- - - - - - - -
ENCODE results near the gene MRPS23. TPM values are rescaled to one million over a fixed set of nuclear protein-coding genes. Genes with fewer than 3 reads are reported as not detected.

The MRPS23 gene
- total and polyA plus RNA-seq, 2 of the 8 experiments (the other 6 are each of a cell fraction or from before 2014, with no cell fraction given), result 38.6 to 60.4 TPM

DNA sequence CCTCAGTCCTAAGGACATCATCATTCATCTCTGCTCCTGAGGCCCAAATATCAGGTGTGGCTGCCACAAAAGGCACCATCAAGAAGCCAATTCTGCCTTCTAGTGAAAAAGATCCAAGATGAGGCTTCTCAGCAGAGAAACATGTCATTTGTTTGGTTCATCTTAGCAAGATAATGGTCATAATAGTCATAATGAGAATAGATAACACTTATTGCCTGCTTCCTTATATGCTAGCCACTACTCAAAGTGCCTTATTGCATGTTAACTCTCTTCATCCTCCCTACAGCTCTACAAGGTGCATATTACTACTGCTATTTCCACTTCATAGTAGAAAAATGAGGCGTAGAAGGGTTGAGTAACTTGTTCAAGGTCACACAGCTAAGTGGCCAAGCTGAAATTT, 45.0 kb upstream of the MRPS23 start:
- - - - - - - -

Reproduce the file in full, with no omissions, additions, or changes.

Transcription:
ENCODE results near the gene MRPS23. TPM values are rescaled to one million over a fixed set of nuclear protein-coding genes. Genes with fewer than 3 reads are reported as not detected.

The MRPS23 gene
- total and polyA plus RNA-seq, 2 of the 8 experiments (the other 6 are each of a cell fraction or from before 2014, with no cell fraction given), result 38.6 to 60.4 TPM

DNA sequence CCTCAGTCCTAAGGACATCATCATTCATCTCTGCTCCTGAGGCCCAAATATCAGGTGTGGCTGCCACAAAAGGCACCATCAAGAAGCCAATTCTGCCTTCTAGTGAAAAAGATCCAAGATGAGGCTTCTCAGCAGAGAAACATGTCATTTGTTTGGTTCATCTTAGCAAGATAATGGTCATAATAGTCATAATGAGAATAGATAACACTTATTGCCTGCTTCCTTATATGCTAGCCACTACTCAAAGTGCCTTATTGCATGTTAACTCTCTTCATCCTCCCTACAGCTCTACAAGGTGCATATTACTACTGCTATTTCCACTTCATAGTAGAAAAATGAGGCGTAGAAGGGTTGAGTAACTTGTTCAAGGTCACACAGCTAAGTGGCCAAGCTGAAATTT, 45.0 kb upstream of the MRPS23 start: